Unusual Icebreaker Design

gCaptain and MarineLog are reporting a very odd icebreaker concept developed by Finland’s Aker Arctic. I think it may be worth reading both, since their emphasis is a bit different.

You look at it and the ship is very much asymmetrical. Unlike other icebreakers, which break a channel little larger than the beam of the ship, this design is intended to break a wider channel by orienting the ship obliquely relative to the direction of movement. The gCaptain article illustrates this best. They also plan to use this oblique orientation to sweep up pollutants.

The Aker Arctic concept is intended for breaking first year ice rather than multi-year Arctic ice. It is a medium size ship, 98m long, 3200tons, much closer to the Mackinaw than the projected polar icebreaker.  This concept is probably not applicable to the new polar icebreaker, but it might be useful for a USCGC Katmai Bay (WTGB-101) Class replacement, since it would allow a single relatively small ship to clear a channel for much larger ships.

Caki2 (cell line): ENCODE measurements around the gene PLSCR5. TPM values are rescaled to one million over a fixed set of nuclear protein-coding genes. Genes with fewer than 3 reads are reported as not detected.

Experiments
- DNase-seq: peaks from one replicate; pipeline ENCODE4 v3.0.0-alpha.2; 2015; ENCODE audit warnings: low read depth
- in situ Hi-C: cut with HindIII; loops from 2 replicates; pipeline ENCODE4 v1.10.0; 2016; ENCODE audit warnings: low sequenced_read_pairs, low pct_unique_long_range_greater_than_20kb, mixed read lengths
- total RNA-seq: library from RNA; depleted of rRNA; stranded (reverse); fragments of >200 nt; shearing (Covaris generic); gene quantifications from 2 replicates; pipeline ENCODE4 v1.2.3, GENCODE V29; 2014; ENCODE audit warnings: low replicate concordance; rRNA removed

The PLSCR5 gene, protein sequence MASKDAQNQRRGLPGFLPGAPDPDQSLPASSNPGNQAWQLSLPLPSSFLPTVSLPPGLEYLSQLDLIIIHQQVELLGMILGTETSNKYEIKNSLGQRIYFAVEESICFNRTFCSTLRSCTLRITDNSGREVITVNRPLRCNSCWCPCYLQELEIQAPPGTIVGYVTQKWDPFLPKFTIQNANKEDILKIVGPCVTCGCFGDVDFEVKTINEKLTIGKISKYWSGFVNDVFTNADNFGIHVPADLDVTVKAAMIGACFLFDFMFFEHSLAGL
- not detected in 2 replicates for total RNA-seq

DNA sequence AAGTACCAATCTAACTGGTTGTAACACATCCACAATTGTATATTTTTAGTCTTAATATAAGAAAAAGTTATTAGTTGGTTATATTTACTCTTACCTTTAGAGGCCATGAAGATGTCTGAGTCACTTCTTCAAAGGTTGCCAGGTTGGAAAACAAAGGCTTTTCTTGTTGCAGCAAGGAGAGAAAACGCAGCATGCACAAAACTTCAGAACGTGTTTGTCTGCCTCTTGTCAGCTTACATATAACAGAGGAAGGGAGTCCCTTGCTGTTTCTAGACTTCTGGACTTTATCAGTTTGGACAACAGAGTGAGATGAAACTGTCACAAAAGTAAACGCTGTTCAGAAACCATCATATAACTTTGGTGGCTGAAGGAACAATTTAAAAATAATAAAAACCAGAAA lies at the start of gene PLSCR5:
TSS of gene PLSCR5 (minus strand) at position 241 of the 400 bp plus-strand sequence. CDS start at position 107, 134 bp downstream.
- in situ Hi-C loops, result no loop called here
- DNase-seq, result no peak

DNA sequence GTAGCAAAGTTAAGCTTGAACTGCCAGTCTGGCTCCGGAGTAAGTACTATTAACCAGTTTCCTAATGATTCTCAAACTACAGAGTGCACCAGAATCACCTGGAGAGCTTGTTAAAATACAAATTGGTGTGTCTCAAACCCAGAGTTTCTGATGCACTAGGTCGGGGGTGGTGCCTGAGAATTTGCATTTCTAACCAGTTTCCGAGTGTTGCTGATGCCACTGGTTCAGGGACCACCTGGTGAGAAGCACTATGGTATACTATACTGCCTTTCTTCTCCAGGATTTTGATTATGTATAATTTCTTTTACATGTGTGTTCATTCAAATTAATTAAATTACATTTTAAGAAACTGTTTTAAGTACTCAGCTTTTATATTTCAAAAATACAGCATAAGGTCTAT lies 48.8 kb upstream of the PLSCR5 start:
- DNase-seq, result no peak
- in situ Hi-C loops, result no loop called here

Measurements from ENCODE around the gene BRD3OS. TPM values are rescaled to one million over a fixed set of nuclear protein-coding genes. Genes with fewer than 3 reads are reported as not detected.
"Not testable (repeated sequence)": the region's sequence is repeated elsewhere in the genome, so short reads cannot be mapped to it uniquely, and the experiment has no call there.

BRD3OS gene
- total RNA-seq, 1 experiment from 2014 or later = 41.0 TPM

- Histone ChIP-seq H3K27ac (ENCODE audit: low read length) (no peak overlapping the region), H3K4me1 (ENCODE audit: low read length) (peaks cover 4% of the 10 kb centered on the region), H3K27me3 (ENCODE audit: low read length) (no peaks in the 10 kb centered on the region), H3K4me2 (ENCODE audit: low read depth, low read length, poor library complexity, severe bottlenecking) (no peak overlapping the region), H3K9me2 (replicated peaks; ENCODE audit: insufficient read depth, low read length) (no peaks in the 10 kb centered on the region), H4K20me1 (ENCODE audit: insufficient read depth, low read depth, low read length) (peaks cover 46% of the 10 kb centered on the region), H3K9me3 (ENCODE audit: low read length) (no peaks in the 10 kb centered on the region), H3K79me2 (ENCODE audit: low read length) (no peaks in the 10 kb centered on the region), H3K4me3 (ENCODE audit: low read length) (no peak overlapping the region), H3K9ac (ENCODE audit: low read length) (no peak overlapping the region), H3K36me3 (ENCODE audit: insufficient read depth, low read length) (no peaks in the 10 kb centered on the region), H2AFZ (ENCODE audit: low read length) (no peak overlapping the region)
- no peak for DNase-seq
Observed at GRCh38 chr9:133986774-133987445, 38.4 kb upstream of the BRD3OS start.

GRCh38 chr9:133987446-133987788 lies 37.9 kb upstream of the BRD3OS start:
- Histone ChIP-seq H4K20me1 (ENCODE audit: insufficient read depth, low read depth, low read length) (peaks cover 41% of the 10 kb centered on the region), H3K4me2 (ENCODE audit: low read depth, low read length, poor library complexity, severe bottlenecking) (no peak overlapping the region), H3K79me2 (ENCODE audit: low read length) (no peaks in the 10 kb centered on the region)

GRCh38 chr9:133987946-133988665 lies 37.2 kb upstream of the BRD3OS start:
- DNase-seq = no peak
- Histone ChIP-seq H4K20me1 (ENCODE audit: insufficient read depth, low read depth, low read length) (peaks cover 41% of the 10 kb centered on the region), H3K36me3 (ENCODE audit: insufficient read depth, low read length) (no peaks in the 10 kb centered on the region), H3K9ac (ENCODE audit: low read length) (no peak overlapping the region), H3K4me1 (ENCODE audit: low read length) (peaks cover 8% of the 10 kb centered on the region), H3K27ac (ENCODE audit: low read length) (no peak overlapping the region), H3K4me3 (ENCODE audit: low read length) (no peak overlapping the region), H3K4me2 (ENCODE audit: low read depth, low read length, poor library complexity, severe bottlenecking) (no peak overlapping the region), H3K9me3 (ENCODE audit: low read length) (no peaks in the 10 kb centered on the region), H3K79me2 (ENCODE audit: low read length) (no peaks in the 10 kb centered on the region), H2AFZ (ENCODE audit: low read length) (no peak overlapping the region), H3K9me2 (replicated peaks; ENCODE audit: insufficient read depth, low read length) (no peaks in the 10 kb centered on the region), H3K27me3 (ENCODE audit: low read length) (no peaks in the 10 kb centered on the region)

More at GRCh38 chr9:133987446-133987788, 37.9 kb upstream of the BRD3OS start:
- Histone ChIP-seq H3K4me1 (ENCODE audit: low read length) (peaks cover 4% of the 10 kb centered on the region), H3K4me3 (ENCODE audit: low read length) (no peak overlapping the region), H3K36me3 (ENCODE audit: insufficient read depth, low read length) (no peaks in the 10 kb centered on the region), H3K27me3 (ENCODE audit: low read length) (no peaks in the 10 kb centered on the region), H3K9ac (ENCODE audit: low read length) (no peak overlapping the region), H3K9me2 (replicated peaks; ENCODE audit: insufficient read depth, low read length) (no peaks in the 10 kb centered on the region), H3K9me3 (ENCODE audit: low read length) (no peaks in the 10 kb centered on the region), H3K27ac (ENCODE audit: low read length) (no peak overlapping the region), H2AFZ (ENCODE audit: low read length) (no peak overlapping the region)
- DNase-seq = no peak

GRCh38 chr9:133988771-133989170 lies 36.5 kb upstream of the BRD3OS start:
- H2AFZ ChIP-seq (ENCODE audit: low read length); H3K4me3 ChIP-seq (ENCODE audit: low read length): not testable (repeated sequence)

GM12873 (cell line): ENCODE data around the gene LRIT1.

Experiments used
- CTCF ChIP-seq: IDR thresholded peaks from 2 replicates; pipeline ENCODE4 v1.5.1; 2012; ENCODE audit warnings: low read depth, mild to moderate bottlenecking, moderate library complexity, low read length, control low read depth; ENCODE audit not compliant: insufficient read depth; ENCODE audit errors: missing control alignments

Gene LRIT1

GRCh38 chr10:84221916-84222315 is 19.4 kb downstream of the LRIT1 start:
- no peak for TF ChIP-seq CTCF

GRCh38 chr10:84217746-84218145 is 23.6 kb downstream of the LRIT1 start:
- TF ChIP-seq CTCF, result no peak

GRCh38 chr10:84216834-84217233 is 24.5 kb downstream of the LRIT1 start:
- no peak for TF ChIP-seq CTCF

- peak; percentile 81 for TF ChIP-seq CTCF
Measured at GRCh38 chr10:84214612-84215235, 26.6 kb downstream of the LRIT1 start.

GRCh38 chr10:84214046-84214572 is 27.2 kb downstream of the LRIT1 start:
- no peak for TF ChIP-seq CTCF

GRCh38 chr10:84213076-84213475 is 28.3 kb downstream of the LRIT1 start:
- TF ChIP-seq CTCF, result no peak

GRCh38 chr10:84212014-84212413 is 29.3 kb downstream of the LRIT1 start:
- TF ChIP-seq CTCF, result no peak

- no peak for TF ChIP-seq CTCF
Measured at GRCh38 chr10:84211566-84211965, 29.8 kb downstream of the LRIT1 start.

7 thoughts on “Unusual Icebreaker Design

    • Thanks, great video. I liked it so much I put it at the head of the post. Also included more info on the ship. 9 MW (about 12,000 HP), and they gave the displacement as 3800 gross tons.

      • Gross tonnage refers to the volume of the vessel calculated with the formula

        GT = (0.2 + 0.02 * log(V))*V

        where V is the overall volume. Arctech has not published the displacement of the vessel and it’s difficult to estimate due to the unusual hull form, but once the ship is registered by the Russian Maritime Register of Shipping, it will be public information and given in their database entry.

        If I had to guess, I’d say the displacement is around 4000-5000 tons based on the main dimensions and some estimate for the block coefficient.

    • I agree. While a built-in system with outriggers is a relatively common solution for large oil recovery ships, this is the first ship to use the vessel itself as a boom. In this way, it avoids the problems commonly encountered by “traditional” systems (e.g. oil sloshing over or escaping under the outriggers, reduced efficiency or even damage due to waves…).

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